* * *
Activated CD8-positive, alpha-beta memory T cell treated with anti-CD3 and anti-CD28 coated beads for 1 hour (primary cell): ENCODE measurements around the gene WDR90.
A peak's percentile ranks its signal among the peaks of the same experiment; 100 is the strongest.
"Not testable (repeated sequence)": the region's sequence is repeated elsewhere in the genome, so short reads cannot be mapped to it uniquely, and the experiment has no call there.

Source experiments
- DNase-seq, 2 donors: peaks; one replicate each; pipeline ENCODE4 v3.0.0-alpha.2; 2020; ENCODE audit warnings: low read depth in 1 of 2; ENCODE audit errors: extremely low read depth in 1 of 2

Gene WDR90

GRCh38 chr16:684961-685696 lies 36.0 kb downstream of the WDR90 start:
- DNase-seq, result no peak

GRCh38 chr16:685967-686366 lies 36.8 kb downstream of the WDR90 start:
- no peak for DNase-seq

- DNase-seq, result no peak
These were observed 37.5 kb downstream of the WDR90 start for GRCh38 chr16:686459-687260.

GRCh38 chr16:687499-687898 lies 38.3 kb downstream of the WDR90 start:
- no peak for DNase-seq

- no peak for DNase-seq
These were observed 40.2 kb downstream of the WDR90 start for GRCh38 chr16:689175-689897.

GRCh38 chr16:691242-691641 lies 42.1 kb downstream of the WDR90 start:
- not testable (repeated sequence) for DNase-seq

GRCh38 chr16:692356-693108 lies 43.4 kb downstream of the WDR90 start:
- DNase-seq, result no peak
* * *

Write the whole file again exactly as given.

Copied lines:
Activated CD8-positive, alpha-beta memory T cell treated with anti-CD3 and anti-CD28 coated beads for 1 hour (primary cell): ENCODE measurements around the gene WDR90.
A peak's percentile ranks its signal among the peaks of the same experiment; 100 is the strongest.
"Not testable (repeated sequence)": the region's sequence is repeated elsewhere in the genome, so short reads cannot be mapped to it uniquely, and the experiment has no call there.

Source experiments
- DNase-seq, 2 donors: peaks; one replicate each; pipeline ENCODE4 v3.0.0-alpha.2; 2020; ENCODE audit warnings: low read depth in 1 of 2; ENCODE audit errors: extremely low read depth in 1 of 2

Gene WDR90

GRCh38 chr16:684961-685696 lies 36.0 kb downstream of the WDR90 start:
- DNase-seq, result no peak

GRCh38 chr16:685967-686366 lies 36.8 kb downstream of the WDR90 start:
- no peak for DNase-seq

- DNase-seq, result no peak
These were observed 37.5 kb downstream of the WDR90 start for GRCh38 chr16:686459-687260.

GRCh38 chr16:687499-687898 lies 38.3 kb downstream of the WDR90 start:
- no peak for DNase-seq

- no peak for DNase-seq
These were observed 40.2 kb downstream of the WDR90 start for GRCh38 chr16:689175-689897.

GRCh38 chr16:691242-691641 lies 42.1 kb downstream of the WDR90 start:
- not testable (repeated sequence) for DNase-seq

GRCh38 chr16:692356-693108 lies 43.4 kb downstream of the WDR90 start:
- DNase-seq, result no peak